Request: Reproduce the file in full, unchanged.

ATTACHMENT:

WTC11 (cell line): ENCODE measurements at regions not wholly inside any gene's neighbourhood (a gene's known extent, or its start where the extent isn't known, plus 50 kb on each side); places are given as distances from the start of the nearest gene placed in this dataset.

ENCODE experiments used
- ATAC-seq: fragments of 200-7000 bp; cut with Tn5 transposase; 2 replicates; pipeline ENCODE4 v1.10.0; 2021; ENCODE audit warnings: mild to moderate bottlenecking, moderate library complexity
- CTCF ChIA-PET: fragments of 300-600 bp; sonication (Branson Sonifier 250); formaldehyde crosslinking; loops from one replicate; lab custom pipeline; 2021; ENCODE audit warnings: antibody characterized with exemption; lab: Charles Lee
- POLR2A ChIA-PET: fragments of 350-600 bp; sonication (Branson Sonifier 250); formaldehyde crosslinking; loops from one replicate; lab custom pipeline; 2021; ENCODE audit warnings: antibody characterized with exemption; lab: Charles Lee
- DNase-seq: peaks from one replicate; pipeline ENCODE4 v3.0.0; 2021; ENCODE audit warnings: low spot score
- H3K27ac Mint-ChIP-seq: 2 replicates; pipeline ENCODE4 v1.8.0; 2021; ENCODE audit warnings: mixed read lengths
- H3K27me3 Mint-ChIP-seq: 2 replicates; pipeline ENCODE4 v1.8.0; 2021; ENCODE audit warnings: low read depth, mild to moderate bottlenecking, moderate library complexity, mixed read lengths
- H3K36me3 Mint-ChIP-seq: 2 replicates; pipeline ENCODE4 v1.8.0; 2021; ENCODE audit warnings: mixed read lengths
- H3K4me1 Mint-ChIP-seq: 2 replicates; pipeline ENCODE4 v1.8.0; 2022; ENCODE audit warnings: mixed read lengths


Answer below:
WTC11 (cell line): ENCODE measurements at regions not wholly inside any gene's neighbourhood (a gene's known extent, or its start where the extent isn't known, plus 50 kb on each side); places are given as distances from the start of the nearest gene placed in this dataset.

ENCODE experiments used
- ATAC-seq: fragments of 200-7000 bp; cut with Tn5 transposase; 2 replicates; pipeline ENCODE4 v1.10.0; 2021; ENCODE audit warnings: mild to moderate bottlenecking, moderate library complexity
- CTCF ChIA-PET: fragments of 300-600 bp; sonication (Branson Sonifier 250); formaldehyde crosslinking; loops from one replicate; lab custom pipeline; 2021; ENCODE audit warnings: antibody characterized with exemption; lab: Charles Lee
- POLR2A ChIA-PET: fragments of 350-600 bp; sonication (Branson Sonifier 250); formaldehyde crosslinking; loops from one replicate; lab custom pipeline; 2021; ENCODE audit warnings: antibody characterized with exemption; lab: Charles Lee
- DNase-seq: peaks from one replicate; pipeline ENCODE4 v3.0.0; 2021; ENCODE audit warnings: low spot score
- H3K27ac Mint-ChIP-seq: 2 replicates; pipeline ENCODE4 v1.8.0; 2021; ENCODE audit warnings: mixed read lengths
- H3K27me3 Mint-ChIP-seq: 2 replicates; pipeline ENCODE4 v1.8.0; 2021; ENCODE audit warnings: low read depth, mild to moderate bottlenecking, moderate library complexity, mixed read lengths
- H3K36me3 Mint-ChIP-seq: 2 replicates; pipeline ENCODE4 v1.8.0; 2021; ENCODE audit warnings: mixed read lengths
- H3K4me1 Mint-ChIP-seq: 2 replicates; pipeline ENCODE4 v1.8.0; 2022; ENCODE audit warnings: mixed read lengths